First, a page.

For the Al: John Lasseter

November 1, 2015

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(Guest post by Greg Forster)

Deserve the Al Copeland Award? John Lasseter practically is the Al Copeland Award.

Improve the human condition? This man has not only reinvented movie animation technology, not to mention Hollywood’s business model. He has proven the superior power of the transcendent – the good, the true and the beautiful – in the marketplace of culture. He beat the purveyors of schlock, and he did it in the only way that really counts – by putting more asses in seats than they could. He didn’t defeat the schlockmeisters by shaming them, but by selling so many tickets that he ran them out of the marketplace. He proved that edifying culture can sell, which is another way of saying it can survive and sustain itself. He and the circle of people clustered around him are almost the only people left in Hollywood who know how to tell an edifying story, and they are literally the only people left who can tell an edifying story that appeals to everyone across all our cultural boundaries.

As I recently argued at some length, they are in the process of saving American civilization.

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Courtesy of the Onion

There are basically two kinds of Al winners – inventor/entrepreneurs and champions of unpopular causes. They’re either David going up against Goliath, or they’re Elijah calling down fire on the lonely altar. Lasseter is both.

Inventor/entrepreneur? Lasseter dreamed for all his boyhood of working for Disney, and by some miracle he got himself chained to a drafting table deep in the bowels of the Disney dungeon, slaving away as the tenth assistant drawer of left pinkies . . . and then promptly got himself fired from his dream job for taking an interest in computer animation just at a moment when (unbeknownst to him) one of his superiors had decided the future lay elsewhere.

Perhaps because computers would eliminate people like him and elevate people like Lasseter? Can’t have that! Just like any good Al winner, John Lasseter saw the future, and he didn’t care whose cushy job was threatened by it.

So, cast out of the only company he ever wanted to work for, Lasseter chased down the future and seized it by the throat, and made it sing so loud and so beautifully that twenty years later, Disney came crawling back to him and begged him not just to come back, but to take over all their animated movie making, oversee design of all their theme park rides, and direct a good chunk of their other stuff to boot.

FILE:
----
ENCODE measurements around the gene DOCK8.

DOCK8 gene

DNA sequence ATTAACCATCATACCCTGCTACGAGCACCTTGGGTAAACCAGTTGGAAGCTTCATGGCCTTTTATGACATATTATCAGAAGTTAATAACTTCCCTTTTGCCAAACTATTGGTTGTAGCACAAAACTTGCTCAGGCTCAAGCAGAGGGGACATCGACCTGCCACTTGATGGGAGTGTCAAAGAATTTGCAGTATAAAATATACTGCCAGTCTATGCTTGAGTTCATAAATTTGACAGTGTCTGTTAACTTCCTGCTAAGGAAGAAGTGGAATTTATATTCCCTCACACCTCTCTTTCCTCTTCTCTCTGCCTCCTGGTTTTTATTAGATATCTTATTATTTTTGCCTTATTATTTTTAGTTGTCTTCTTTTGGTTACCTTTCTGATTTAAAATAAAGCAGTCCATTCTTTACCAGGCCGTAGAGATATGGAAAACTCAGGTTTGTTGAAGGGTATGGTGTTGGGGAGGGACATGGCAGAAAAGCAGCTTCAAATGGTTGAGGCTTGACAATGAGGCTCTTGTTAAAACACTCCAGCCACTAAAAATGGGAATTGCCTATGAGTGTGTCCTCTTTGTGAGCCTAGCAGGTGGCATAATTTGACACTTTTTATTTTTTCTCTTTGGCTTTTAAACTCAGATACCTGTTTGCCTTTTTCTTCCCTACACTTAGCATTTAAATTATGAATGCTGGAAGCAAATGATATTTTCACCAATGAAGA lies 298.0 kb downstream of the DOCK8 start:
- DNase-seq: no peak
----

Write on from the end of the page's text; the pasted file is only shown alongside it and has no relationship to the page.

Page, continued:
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Mr. Incredible, second from the right, poses with some less impressive heroes

Now, all that would be Al-worthy if Lasseter’s innovations were merely technical. And it is hard, now, to remember that back in 1995 the thing that everyone thought was revolutionary about Toy Story was the technology.

But Lasseter’s innovation is as much the way his movie studio runs. He has figured out how to run a team of creative people in such a way that it not only produces material that is simultaneously artisitcally and commercially successful, but does so with sufficient regularity and reliability that you can pitch it to investors. He has taken the Muses to the bank.

And they really are the Muses. Lasseter and his people are not just “artistically and commercially successful.” They are bringing the transcendent things – the good, the true and the beautiful – back into the center of American culture.

Lasseter is as much a deserving Al winner as the champion of unpopular causes as he is so as an inventor/entrepreneur.

And what causes they are! If some have won the Al by standing up for this or that cause which is unpopular, but is nonetheless one of the keys to maintaining our justice, virtue and freedom as a people, Lasseter has stood up for just about all of the causes that are unpopular, but necessary for our justice, virtue and freedom:

  • Do not make your own happiness the aim of your life (Inside Out)
  • Love means putting other people’s needs ahead of yours (Frozen)
  • Accept your mortality (Toy Story 2)
  • Honor the superiority of exceptional talent (The Incredibles)
  • Manhood involves fatherhood (UP)
  • Womanhood involves motherhood (Brave)
  • Let your children take risks and grow up (Finding Nemo)
  • Don’t envy your brother (Toy Story)
  • Legitimate government rests on justice and popular consent (Toy Story 3)
  • Those who live for nothing but pleasure are fit for nothing but slavery (WALL-E)
  • Work your ass off, and be content with a family and your daily bread (Princess and the Frog)
  • Beauty transcends both nature and custom (Ratatouille)